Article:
I must admit that this scam is clever. It doesn’t, however, mean that a party of the scam – hotel reservation service Booking.com – shouldn’t do something to prevent it. Here is how the scam works, and if there is anything you can do to protect yourself.
Recently, multiple stories have been published that describe how the scam exploiting Booking.com works. A traveler has made an online hotel reservation in Booking.com, and is keenly waiting for the departure date. Out of the blue, a message appears on the traveler’s phone, or in Booking.com app that the traveler is using, asking instant payment of the reservation. Otherwise, the reservation would be lost.
Because everything is correct in the request – hotel, dates, price – the traveler follows the instructions and pays the reservation that she had made in Booking.com. All seems to be well and good.
Not so. The payment has been received by criminals.
How is this possible? Although the scam is not as complex as described in the classic movie The Sting, it is a pretty complex cyber sting. First, cybercriminals hack into a hotel that has partnered with Booking.com. Using phishing techniques, they harvest credentials required for signing in to the Booking.com reservation system as hotel personnel. Second, criminals login to the Booking.com system, look for reservations, and decide which travelers they target. They send urgent requests to select travelers requiring rapid payment.
Now, a traveler gets a a message or receives a notification in Booking.com application requesting payment. The request comes from a legitimate address, and it has all the correct data because it comes from the correct source – directly from the Booking.com reservation system. It is very, very difficult for a traveler to understand that the request could be false. Naturally, he pays to retain the reservation. The only thing that is incorrect in the request is that the payment is directed to a bank account of criminals.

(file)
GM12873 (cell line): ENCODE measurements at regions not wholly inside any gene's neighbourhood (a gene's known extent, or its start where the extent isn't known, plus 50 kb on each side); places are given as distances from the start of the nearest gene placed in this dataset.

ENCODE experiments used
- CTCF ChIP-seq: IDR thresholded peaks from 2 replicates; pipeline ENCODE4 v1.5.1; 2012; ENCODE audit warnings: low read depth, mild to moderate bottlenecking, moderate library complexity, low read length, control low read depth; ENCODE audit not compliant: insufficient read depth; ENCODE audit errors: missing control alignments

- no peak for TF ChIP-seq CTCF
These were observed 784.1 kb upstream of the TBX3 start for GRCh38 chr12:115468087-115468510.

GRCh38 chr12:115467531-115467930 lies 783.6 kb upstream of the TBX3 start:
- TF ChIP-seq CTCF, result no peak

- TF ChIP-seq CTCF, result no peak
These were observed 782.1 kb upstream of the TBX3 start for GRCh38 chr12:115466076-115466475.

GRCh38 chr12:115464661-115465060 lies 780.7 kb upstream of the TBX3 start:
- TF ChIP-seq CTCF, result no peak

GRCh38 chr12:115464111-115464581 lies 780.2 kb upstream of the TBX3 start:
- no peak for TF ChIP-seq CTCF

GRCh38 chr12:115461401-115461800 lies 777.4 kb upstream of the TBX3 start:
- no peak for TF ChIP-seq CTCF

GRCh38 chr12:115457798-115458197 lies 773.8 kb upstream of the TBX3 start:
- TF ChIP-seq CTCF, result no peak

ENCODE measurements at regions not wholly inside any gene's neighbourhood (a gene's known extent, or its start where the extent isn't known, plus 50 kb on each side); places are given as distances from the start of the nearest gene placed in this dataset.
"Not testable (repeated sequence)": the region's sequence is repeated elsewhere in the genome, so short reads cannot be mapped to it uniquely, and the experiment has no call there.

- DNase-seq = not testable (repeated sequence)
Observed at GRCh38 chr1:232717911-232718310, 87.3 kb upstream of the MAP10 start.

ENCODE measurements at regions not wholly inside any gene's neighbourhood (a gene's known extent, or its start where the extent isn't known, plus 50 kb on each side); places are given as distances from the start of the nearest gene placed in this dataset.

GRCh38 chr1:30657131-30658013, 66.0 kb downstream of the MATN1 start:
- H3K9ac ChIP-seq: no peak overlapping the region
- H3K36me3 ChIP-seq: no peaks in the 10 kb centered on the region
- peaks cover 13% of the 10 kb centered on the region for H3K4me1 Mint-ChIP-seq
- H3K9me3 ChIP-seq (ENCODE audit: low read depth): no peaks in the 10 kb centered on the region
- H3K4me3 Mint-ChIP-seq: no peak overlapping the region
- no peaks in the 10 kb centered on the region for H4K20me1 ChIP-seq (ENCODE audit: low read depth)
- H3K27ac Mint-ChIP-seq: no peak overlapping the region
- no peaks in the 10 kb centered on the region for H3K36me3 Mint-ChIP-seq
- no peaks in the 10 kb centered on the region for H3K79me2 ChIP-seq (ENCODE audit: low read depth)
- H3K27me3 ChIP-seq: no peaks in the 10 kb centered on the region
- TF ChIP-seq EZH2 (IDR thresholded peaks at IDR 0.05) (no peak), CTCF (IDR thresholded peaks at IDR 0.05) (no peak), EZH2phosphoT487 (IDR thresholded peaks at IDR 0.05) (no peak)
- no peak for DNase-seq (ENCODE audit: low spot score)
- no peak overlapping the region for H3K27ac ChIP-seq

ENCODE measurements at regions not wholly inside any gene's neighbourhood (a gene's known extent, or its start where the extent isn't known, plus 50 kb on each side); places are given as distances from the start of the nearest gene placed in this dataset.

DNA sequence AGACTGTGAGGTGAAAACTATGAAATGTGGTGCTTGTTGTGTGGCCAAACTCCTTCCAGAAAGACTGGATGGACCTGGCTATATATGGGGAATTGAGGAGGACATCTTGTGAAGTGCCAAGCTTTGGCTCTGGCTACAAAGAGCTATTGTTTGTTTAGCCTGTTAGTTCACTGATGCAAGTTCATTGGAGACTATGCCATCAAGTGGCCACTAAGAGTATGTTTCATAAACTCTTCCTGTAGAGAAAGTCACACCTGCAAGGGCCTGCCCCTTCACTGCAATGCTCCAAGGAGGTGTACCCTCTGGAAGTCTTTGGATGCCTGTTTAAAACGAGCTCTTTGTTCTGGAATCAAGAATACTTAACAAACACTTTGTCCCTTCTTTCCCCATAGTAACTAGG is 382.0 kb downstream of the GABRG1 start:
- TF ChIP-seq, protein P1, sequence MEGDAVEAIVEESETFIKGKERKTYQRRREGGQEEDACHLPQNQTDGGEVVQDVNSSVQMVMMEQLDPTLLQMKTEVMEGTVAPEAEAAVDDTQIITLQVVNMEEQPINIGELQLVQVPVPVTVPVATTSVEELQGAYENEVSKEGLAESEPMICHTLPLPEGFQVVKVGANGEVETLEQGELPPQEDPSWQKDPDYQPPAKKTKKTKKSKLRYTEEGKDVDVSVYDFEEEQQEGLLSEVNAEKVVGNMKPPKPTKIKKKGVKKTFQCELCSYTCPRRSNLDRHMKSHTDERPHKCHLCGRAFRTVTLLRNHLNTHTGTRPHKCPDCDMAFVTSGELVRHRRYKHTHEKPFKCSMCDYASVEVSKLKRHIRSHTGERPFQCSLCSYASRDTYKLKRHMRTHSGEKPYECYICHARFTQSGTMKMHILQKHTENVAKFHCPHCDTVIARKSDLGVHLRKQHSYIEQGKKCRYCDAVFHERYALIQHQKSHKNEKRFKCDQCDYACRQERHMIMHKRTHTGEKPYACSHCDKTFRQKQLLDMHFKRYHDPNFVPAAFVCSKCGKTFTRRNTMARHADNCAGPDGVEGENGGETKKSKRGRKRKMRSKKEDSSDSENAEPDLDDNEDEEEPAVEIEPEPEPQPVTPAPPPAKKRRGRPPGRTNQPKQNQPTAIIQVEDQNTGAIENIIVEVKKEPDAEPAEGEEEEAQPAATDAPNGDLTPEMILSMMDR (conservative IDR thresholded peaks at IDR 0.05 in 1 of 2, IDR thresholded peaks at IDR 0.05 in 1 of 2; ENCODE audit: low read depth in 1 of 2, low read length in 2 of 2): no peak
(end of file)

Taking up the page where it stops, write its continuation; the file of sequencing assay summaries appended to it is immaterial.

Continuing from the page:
Who is responsible? Who should prevent criminals from stealing travelers’ money? Even though the scam is executed using the Booking.com reservation system, the company doesn’t take any responsibility. In some cases, banks have been able to stop money transfers if the victim has realized his mistake quickly enough.
The problem is getting worse because in the hidden dark web of the internet, login credentials for accessing the Booking.com system is being sold for 2000 euros/USD. The price indicates it is a very lucrative and successful attack at the moment.
What can a traveler do to prevent losing her money? Years ago, I concluded that internet services like Booking.com and Airbnb are services that I won’t use anymore. The reason was that they don’t deliver what they say they do. So, I stay away from them, and book directly with a hotel, B&B, or holiday apartment in the destination. Certainly, every traveler doesn’t want to do the same, which means they should to conduct troublesome extra verifications with Booking.com before paying to be sure that their payment is directed to the correct address.